Successfully harnessing the power of Buyer Personas requires a level of creativity that extends far beyond the morass of standard research reports and the clutter of demographics. Any actor worth his salt doesn’t step onstage or in front of the camera without first diligently researching his character’s life to the point where he begins to instinctively think, feel and behave as they do. It’s no different for marketers. The more you can get into character and think and feel as your customers do, the more successful you will be in engaging them. The best part of doing this is that it doesn’t have to break the research budget—it just requires a bit of elbow grease and hands-on effort.
Have a conversation
Have you ever been in a focus group? People are forced to discuss a series of contrived questions with a pack of strangers, while staring dead-eyed at a glass wall, feeling like they’re trapped forever inside an M&M-powered fishbowl. Does this sound like an effective way to capture the complex intricacies of what a human being truly thinks and feels? Of course not; and certainly not at $10,000 per group. A much better way is to find people who fit the profile of your buyer and just sit down and talk to them. Take them for coffee, or meet with them in their office. Steer the conversation away from your company. Instead, focus on their life and their desires, and what they are trying to accomplish each and every day. Then use this information to figure out how your product can best fit into the needs of their world, and when.
Walk in their shoes
It’s one thing to intellectually understand someone, but it’s another to actually know them—to feel the pressures they feel and to face the non-stop choices, demands and problems that make up their life. While it’s almost impossible to step in and truly inhabit someone else’s life, a little role-playing will go a long way toward understanding the truth about your target. Plus, it’s an interesting and often fun exercise that can prove very illuminating. First, to get into character, do a quick profile of one of your key consumer targets, to serve as a guide. Then pick one of your products and start your day. While in character, consider what prompted you to seek out your product category in the first place? Where would you go to begin your investigation? Remember, you only know what your “character” knows, so keep it real. What are the most important things you have to learn about this character to understand exactly how and why they would be purchasing and using your product. In the end, decide whether or not this “character/you” would actually have chosen your company and products. If not, you’ve learned a ton!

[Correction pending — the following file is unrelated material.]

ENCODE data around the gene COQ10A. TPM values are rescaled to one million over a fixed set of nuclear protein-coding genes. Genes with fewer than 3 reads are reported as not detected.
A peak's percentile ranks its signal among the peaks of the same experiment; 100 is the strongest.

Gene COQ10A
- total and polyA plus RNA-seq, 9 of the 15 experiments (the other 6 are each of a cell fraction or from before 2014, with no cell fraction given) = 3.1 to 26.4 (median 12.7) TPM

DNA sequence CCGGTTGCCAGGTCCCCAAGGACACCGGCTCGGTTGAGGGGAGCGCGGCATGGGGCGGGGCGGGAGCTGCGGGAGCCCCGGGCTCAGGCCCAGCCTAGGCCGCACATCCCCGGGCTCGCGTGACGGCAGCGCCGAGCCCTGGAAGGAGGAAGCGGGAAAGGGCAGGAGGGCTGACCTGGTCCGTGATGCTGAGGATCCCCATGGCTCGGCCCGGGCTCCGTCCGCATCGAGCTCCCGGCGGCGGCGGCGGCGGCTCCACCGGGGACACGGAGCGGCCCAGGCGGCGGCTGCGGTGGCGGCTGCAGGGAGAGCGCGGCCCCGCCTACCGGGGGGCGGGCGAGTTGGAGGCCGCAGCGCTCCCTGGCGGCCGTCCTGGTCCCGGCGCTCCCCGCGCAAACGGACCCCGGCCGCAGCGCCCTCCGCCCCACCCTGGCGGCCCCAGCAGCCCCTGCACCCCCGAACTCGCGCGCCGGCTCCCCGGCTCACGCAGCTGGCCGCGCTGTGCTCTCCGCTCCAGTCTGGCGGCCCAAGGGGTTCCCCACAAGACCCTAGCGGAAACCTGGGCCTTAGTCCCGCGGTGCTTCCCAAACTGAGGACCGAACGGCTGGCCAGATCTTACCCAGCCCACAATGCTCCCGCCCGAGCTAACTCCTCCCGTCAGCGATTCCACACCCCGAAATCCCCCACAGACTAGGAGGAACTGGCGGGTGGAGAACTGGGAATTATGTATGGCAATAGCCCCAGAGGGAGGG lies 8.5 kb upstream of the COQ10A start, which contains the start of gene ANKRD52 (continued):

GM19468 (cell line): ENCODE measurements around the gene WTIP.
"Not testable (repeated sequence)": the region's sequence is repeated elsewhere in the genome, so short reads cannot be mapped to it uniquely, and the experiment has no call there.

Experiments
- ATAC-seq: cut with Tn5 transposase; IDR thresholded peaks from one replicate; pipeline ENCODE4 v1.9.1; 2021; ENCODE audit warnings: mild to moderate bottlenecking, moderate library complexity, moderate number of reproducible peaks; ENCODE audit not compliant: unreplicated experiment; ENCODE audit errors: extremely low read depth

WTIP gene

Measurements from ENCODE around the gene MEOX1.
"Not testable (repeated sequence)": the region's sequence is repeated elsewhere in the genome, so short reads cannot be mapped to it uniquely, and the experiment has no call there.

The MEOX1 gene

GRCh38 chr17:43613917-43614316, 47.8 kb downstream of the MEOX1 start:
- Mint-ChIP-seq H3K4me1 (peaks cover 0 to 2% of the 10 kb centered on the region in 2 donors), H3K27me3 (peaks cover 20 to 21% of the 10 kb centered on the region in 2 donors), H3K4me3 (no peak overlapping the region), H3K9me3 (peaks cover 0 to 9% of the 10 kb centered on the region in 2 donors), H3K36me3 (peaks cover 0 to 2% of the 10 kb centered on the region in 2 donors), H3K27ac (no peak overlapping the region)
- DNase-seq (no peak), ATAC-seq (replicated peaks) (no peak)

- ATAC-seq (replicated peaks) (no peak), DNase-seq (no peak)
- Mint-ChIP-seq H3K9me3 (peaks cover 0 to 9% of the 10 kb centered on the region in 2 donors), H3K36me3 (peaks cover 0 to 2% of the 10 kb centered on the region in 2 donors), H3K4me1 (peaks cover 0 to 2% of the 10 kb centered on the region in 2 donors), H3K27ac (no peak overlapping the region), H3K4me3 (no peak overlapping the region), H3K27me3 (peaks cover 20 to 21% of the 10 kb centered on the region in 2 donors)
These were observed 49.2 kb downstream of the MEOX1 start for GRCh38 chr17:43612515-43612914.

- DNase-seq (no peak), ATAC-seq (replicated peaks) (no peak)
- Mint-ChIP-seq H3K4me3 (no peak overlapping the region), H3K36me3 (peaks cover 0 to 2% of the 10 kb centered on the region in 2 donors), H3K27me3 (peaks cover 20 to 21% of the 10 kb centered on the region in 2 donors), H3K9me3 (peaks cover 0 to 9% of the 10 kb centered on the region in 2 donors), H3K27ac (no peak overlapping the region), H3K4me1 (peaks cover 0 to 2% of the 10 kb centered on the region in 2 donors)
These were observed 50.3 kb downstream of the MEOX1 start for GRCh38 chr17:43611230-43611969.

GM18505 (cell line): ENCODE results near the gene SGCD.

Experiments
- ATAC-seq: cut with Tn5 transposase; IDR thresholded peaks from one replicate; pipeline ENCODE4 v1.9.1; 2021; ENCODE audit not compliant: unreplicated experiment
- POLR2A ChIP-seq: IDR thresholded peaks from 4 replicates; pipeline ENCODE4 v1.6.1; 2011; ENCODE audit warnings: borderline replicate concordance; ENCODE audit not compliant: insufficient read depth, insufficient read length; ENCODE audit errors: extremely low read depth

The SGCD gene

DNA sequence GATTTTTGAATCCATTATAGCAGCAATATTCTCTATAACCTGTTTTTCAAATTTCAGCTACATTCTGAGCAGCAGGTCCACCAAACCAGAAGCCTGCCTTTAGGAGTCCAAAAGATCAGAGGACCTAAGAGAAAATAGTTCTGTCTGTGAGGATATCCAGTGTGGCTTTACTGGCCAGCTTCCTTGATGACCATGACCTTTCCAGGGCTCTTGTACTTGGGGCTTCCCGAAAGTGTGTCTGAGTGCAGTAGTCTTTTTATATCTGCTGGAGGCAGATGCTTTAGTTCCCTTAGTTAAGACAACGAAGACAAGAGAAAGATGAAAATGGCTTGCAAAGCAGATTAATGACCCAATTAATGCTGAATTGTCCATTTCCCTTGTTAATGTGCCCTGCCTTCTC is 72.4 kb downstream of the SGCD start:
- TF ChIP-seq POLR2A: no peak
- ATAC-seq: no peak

Find a friend
Marketers spend countless hours and millions of dollars in their attempt to identify with a particular persona. Why not avoid all this unnecessary expense and struggle and try discovering them by using your company’s internal resources. Get your team together and ask each of them to name a person they know who reflects the profile on the page in front of them. Then have them describe that person, and tell a story about them. This exercise enables everyone in the room to apply what they were working on through the lens of someone they can relate to. That PowerPoint slide, littered with uninspiring, impossible-to-use data about a certain target customer. will suddenly bloom to life and become very real. This can completely reorchestrate the project in a way that connects deeply and directly to many of the things their friend can relate to.
Clearly there are many research alternatives to the “way it’s always been,” but spending some time to find the right fit is critical. Given the relatively low investment it may even be worthwhile trialing a few methods.